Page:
Cloud Infrastructure Security Tools

Cloud Infrastructure Security tools safeguard the integrity and security of cloud environments. These tools focus on monitoring and managing cloud resources to ensure they are secure and compliant with industry standards and regulations. 

Key functionalities include continuous cloud infrastructure monitoring, which detects and manages potential threats in real time. Additionally, these tools provide automated threat detection and response capabilities, enabling organizations to swiftly identify and mitigate security incidents. 

Unlike traditional CIEM, which is primarily concentrated on managing access permissions, modern Cloud Infrastructure Security tools offer a more comprehensive approach by addressing the security of the entire cloud infrastructure. This evolution enhances an organization’s ability to maintain a robust security posture and ensures compliance across diverse cloud platforms.

SaaS Security Tools

SaaS Security tools are designed to protect data and applications within Software as a Service (SaaS) environments. These tools manage access and permissions, ensuring only authorized users can access sensitive information and applications hosted on SaaS platforms. 

Key features of SaaS Security tools include robust data protection measures, comprehensive access management, and the ability to seamlessly integrate security protocols across multiple SaaS platforms. This integration ensures consistent security policies and controls, reducing the risk of data breaches and unauthorized access. 

Compared to traditional CIEM, which primarily focuses on managing cloud infrastructure access, SaaS Security tools address the unique challenges posed by SaaS environments, providing a more tailored and effective approach to securing cloud-based applications and data.

The Need for a Holistic Approach to Cloud Identities

A holistic approach to managing human and non—human cloud identities is essential for ensuring robust security and compliance. A comprehensive view of all cloud identities enables organizations to effectively manage their entire lifecycle, from creation and modification to deactivation. This approach involves setting up and adjusting identities as needed and continuously monitoring and auditing their activities to detect and respond to suspicious behavior.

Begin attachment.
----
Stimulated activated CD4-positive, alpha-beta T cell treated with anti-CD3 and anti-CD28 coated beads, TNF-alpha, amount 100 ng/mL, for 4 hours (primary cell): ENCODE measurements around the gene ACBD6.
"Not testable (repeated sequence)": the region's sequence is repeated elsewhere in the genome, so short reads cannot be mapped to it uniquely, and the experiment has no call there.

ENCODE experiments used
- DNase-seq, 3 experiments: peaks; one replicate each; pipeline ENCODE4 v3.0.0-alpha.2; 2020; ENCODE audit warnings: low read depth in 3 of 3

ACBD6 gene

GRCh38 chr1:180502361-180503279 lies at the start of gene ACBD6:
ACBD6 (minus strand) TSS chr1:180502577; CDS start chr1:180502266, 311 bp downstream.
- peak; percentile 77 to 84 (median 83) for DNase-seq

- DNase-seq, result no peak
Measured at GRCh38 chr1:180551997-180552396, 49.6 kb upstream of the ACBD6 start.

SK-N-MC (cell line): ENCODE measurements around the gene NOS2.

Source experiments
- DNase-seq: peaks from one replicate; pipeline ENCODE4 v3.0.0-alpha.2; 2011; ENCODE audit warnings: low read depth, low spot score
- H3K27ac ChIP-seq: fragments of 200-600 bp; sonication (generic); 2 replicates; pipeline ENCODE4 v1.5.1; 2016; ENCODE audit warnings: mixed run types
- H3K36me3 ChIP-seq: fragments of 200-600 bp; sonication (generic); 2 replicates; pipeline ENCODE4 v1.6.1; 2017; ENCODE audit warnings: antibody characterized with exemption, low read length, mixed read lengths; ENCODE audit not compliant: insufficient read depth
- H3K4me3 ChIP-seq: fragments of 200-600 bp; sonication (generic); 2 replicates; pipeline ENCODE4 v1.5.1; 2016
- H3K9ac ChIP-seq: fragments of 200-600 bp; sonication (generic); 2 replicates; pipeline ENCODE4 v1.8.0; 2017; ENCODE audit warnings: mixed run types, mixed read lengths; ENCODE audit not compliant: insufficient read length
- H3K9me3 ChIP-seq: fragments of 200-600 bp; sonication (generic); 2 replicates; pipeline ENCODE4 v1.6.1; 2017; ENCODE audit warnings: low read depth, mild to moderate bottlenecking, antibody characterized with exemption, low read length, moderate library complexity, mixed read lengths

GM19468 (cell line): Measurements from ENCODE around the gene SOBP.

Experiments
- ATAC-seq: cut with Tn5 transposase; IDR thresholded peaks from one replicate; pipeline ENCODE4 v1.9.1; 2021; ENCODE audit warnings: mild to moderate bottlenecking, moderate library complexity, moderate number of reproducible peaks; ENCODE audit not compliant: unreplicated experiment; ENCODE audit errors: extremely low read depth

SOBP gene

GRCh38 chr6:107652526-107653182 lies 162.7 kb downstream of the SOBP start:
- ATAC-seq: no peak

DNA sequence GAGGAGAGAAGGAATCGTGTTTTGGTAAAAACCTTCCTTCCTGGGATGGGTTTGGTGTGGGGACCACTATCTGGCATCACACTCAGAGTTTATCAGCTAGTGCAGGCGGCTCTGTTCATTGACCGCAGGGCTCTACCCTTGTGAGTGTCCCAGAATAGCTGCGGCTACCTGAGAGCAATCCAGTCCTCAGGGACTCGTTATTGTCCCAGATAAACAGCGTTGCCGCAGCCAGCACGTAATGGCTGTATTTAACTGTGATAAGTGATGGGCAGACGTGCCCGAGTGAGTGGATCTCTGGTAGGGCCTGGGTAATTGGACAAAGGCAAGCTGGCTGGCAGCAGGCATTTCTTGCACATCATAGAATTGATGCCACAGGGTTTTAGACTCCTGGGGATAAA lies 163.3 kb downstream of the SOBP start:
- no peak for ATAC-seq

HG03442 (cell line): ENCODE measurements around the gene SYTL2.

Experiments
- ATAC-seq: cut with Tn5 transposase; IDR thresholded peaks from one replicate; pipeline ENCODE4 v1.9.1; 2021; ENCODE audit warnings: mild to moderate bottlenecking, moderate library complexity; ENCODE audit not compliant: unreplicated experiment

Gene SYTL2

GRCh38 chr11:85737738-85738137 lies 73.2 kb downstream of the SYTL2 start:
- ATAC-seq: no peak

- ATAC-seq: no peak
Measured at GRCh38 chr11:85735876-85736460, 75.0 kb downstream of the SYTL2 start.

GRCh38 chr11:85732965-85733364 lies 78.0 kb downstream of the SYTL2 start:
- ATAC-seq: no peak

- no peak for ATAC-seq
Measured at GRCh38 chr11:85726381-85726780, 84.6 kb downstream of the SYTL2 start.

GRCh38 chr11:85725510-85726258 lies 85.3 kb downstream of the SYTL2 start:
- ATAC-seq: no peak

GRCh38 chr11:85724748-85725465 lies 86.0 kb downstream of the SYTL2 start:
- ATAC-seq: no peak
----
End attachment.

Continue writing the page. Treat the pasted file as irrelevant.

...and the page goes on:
Effective lifecycle management helps prevent unauthorized access and minimizes the risk of security breaches. Modern CIEM solutions must incorporate strategies for holistic identity management, including advanced monitoring tools and automated workflows, to maintain a secure and compliant cloud environment.

Savvy’s CIEM for SaaS

Savvy assists organizations in enhancing their CIEM capabilities through advanced, modern tools designed for comprehensive security. By adopting Savvy’s solutions, businesses can thoroughly understand their SaaS infrastructure, effectively manage human and non-human identities, and ensure robust security across their environments. Savvy enables organizations to assess risky access combinations, uncover hidden IT resources driven by business needs, and streamline compliance procedures. Leverage Savvy’s expertise and innovative tools to achieve effective CIEM and maintain a secure, compliant SaaS infrastructure.

Take control over SaaS security, making it part of your overall IT organization rather than an exception. Schedule a demo to see Savvy in action. 


What are the main differences between Role-Based Access Control (RBAC) and Attribute-Based Access Control (ABAC) in CIEM?

  • RBAC assigns permissions based on predefined roles, while ABAC grants access based on attributes like user department, time of access, and resource type.

How do CIEM tools handle the management of non-human identities such as service accounts and bots?

  • CIEM tools manage non-human identities by applying the same strict access controls, monitoring, and auditing processes used for human identities, ensuring secure operations.

What are the key compliance standards that modern CIEM tools help organizations meet?

  • Modern CIEM tools help organizations comply with standards such as GDPR, HIPAA, ISO 27001, and other industry-specific regulations by ensuring secure and managed access to cloud resources.